Indonesia has quietly been building its very own superhero cinematic universes over the past few years with Joko Anwar’s Gundala almost certainly the best known internationally. The Legend of Gatotkaca (Satria Dewa: Gatotkaca) is similarly intended to be the first in a new franchise, Satria Dewa, which draws influence from Indian mythology and is set in a dualistic world centuries after a battle between good and evil was ended by the gods to stop evil winning.
Essentially an origin story for the titular hero Gatotkaca, the film follows down on his luck photographer Yuda (Rizky Nazar) who had to drop out of university because he is poor and also responsible for taking care of his mother who is suffering with memory loss and mental illness following an incident 15 years previously in which the pair were attacked by a mysterious figure in black who could shoot lasers from his fingers. Yuda assumes his memories from back then must have been a dream and that his mother’s mental distress has more to do with his father, Pande (Cecep Arif Rahman), abandoning the family. Nevertheless, he is soon dragged into intrigue when his best friend Erlangga (Jerome Kurnia) is murdered in the same way his mother was attacked during his university graduation ceremony. Determined to figure out the truth, Yuda and professor’s daughter Agni (Yasmin Napper) find their way to a secret organisation Erlangga had been a part of which aims to save the world from destructive forces carrying the Kaurava gene.
In the film’s dualistic world view, there was once a civil war between those carrying the Pandava gene which encourages good, humanistic qualities and the Kaurava whose impulses are dark and destructive. But then as Professor Arya (Edward Akbar) who studies such things points out, Pandava can also be destructive while Kaurava are capable of using their “destructive” qualities for good. Even so, most of the bad things that have happened in the world particularly in the last 15 years since a mysterious meteorite fell to earth, can be attributed to the rising Kaurava influence from political corruption to illegal logging and even the COVID-19 pandemic. Someone is bumping off Pandava in an effort to release evil Kaurava general Aswatama (Fedi Nuril) from his imprisonment within a giant gemstone which explains the “mysterious” deaths of talented people like Olympic sportmsmen and a doctor who discovered a COVID-19 vaccine.
Of course, Yuda turns out to be a chosen one and must pursue his destiny as the defender of the Pandava before assuming his rightful role as Gatotkaca. Only by confronting his immediate family history can he make himself whole and gain the strength to defeat Aswatama, saving the world from chaos. Meanwhile he has to contend with a romantic subplot in which Agni is aggressively courted by the odious and entitled Nathan (Axel Matthew Thomas) and his father who have at least strong Kaurava energy aside from being embodiments of oppressive elitism looking down on Yuda simply because he is poor. The underground cell Yuda eventually comes into contact with are also in their way a resistance to this same elitism, though unusually well equipped in their incredibly expensive-looking lair filled with the latest technology and looked after by a kindly Indian granny who is herself a Karauna but uses her powers, and at one point a good old-fashioned shot gun, for good.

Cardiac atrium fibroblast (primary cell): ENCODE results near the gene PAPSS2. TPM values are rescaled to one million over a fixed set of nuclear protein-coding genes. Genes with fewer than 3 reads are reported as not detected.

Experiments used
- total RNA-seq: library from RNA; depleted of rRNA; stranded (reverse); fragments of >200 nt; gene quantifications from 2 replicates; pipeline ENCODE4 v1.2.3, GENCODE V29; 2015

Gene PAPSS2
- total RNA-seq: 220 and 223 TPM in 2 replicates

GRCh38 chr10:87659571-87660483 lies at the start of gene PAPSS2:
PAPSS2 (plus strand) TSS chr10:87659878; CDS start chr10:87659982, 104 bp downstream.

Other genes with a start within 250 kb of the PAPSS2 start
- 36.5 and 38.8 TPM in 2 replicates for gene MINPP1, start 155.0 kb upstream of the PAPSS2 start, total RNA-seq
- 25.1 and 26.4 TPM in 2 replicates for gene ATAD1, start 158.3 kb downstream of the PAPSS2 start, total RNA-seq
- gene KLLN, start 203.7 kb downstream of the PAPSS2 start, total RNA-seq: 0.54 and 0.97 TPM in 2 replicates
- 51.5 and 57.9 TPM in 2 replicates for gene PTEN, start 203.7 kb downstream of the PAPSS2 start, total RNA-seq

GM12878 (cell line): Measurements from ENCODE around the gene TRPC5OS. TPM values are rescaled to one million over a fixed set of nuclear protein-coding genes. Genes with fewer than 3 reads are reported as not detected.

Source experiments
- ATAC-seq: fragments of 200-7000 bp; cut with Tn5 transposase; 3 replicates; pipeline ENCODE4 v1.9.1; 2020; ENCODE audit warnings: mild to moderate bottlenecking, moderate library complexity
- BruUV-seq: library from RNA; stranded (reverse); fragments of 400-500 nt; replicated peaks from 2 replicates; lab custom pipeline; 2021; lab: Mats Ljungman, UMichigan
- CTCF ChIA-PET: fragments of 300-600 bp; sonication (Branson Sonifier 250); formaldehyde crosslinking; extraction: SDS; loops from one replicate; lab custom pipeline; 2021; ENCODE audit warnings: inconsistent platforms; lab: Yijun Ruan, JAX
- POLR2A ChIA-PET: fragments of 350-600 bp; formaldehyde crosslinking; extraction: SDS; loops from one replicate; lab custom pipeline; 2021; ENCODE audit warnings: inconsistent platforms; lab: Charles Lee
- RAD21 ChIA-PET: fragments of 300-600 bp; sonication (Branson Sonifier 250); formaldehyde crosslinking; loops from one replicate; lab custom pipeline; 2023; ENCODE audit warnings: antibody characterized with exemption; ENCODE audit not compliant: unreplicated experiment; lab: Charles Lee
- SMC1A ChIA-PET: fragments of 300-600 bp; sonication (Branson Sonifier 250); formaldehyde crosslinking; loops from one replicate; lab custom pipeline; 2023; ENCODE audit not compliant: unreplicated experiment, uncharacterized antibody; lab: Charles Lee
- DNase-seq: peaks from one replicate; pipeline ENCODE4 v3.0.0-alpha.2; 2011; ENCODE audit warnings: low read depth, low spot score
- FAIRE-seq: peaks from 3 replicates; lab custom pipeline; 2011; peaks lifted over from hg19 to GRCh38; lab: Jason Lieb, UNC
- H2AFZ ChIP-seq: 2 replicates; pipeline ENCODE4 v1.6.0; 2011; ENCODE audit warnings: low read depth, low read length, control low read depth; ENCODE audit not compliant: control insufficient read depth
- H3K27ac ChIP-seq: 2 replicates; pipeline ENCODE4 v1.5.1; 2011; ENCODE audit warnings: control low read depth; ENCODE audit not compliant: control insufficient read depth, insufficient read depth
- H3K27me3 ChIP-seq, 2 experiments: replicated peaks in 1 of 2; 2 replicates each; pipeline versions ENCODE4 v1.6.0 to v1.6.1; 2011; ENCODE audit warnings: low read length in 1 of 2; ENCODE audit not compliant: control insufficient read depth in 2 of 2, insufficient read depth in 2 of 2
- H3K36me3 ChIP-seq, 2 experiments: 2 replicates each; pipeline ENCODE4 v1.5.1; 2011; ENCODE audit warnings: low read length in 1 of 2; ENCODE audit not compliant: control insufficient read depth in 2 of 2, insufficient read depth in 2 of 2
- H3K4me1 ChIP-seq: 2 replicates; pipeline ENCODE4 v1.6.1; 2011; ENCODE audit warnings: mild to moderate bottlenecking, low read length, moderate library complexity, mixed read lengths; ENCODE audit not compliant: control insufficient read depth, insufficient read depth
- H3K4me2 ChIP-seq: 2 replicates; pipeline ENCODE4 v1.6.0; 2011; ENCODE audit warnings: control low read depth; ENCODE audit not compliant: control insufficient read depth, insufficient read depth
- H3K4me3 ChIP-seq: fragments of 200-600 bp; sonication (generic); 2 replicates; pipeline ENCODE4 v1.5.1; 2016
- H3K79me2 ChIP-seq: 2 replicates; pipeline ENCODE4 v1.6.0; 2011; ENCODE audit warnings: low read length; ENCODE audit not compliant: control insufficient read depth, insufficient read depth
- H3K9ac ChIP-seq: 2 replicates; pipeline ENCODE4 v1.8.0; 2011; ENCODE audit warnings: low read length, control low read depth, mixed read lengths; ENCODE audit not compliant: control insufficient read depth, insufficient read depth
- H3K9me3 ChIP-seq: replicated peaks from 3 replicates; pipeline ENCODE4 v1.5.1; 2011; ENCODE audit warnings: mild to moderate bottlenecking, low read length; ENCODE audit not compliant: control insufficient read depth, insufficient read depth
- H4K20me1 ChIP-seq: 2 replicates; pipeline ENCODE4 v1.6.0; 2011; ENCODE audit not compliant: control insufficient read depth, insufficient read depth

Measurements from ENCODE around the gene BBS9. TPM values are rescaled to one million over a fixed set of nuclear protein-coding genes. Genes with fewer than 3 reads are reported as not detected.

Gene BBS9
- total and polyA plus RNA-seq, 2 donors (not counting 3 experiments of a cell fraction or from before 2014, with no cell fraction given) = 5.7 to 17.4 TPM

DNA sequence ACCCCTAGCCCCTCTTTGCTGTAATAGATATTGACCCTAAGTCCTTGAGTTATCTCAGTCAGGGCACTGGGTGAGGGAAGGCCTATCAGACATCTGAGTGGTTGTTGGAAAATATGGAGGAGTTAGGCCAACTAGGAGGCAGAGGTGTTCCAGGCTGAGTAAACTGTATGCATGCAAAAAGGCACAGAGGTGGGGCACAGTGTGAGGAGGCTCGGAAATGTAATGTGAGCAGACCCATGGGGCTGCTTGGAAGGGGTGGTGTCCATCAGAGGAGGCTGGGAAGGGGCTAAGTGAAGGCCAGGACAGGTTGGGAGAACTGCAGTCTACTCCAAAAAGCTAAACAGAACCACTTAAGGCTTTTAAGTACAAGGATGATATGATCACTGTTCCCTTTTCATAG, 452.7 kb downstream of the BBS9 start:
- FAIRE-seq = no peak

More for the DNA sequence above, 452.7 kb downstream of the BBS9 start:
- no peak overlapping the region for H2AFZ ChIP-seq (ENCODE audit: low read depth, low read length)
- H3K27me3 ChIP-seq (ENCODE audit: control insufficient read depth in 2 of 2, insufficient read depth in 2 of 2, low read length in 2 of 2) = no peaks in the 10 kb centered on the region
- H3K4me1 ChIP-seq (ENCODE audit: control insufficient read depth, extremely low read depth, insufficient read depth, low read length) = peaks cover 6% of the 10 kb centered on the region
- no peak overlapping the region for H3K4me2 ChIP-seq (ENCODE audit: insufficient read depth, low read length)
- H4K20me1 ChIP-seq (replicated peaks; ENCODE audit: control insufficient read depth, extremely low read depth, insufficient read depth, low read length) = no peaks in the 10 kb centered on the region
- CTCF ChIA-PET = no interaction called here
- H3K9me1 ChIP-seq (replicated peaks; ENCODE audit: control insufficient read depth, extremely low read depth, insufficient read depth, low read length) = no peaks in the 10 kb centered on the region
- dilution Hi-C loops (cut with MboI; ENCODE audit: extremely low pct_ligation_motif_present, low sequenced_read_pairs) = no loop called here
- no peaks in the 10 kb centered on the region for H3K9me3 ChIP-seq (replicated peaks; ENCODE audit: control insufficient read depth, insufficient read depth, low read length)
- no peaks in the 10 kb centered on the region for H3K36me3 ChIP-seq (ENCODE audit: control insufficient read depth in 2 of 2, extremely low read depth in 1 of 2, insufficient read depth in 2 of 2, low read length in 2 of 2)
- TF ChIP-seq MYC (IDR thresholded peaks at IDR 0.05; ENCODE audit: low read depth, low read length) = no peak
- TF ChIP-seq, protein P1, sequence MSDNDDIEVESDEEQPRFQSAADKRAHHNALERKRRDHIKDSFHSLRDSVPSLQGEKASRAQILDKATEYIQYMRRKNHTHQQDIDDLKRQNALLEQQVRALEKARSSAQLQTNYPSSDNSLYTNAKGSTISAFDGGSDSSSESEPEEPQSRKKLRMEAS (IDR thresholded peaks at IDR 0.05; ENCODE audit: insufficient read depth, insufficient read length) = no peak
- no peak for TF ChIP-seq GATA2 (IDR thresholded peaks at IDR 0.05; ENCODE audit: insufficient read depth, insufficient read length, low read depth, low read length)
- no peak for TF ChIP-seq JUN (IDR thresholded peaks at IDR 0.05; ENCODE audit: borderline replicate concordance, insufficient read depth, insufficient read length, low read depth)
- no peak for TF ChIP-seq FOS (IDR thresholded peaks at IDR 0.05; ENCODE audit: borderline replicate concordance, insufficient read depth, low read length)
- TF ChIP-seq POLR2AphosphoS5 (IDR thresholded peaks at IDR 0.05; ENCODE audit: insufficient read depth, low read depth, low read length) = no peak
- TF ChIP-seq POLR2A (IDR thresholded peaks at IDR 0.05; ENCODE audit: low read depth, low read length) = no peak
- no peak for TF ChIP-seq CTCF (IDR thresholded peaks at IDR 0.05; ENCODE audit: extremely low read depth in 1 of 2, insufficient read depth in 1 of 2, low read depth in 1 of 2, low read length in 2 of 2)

It’s this duality to which the film eventually returns as Yuda declares they must be the light in the darkness and the darkness in the light as they secretly wage a war against an ancient evil apparently already well established in the contemporary social order. This being the first instalment in what seems to be cued up as a burgeoning franchise, there is undoubtedly a lot to take in from the talk of heirlooms and amulets to holy water and ancient weapons though the film does boast some excellent production design even if the centralisation of genetics as an indicator of good and evil is equally uncomfortable. Nevertheless, it’s a promising start to the cycle with a series of exciting action set pieces showcasing the art of silat along with some impressive CGI in the Star Wars-esque laser warfare even if it’s clear Gatotkaca’s toughest battles are yet to come.
Legend of Gatotkaca streams in the US via Hi-YAH! from 17th February and will be released on Digital, blu-ray, and DVD on March 21 courtesy of Well Go USA.
International trailer (English subtitles)